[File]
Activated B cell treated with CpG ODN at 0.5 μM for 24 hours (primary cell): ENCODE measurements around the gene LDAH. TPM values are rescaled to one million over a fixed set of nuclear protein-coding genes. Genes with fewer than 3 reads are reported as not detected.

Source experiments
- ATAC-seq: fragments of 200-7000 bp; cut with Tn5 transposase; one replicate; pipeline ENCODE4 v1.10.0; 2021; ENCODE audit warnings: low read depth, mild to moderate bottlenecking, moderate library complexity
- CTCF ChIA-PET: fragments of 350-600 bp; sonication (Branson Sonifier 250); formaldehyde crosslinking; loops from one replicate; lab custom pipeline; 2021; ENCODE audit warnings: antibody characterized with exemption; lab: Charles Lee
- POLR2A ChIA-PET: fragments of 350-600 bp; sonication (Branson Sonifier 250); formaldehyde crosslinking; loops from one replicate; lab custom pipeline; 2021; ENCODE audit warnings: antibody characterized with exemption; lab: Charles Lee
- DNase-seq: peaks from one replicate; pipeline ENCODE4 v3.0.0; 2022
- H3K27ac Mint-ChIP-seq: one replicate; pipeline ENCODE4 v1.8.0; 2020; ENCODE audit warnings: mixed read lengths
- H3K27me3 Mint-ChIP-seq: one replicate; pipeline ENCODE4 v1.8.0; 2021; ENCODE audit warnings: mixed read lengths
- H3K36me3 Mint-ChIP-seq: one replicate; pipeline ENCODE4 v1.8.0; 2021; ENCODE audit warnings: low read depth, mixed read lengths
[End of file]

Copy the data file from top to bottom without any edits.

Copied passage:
Activated B cell treated with CpG ODN at 0.5 μM for 24 hours (primary cell): ENCODE measurements around the gene LDAH. TPM values are rescaled to one million over a fixed set of nuclear protein-coding genes. Genes with fewer than 3 reads are reported as not detected.

Source experiments
- ATAC-seq: fragments of 200-7000 bp; cut with Tn5 transposase; one replicate; pipeline ENCODE4 v1.10.0; 2021; ENCODE audit warnings: low read depth, mild to moderate bottlenecking, moderate library complexity
- CTCF ChIA-PET: fragments of 350-600 bp; sonication (Branson Sonifier 250); formaldehyde crosslinking; loops from one replicate; lab custom pipeline; 2021; ENCODE audit warnings: antibody characterized with exemption; lab: Charles Lee
- POLR2A ChIA-PET: fragments of 350-600 bp; sonication (Branson Sonifier 250); formaldehyde crosslinking; loops from one replicate; lab custom pipeline; 2021; ENCODE audit warnings: antibody characterized with exemption; lab: Charles Lee
- DNase-seq: peaks from one replicate; pipeline ENCODE4 v3.0.0; 2022
- H3K27ac Mint-ChIP-seq: one replicate; pipeline ENCODE4 v1.8.0; 2020; ENCODE audit warnings: mixed read lengths
- H3K27me3 Mint-ChIP-seq: one replicate; pipeline ENCODE4 v1.8.0; 2021; ENCODE audit warnings: mixed read lengths
- H3K36me3 Mint-ChIP-seq: one replicate; pipeline ENCODE4 v1.8.0; 2021; ENCODE audit warnings: low read depth, mixed read lengths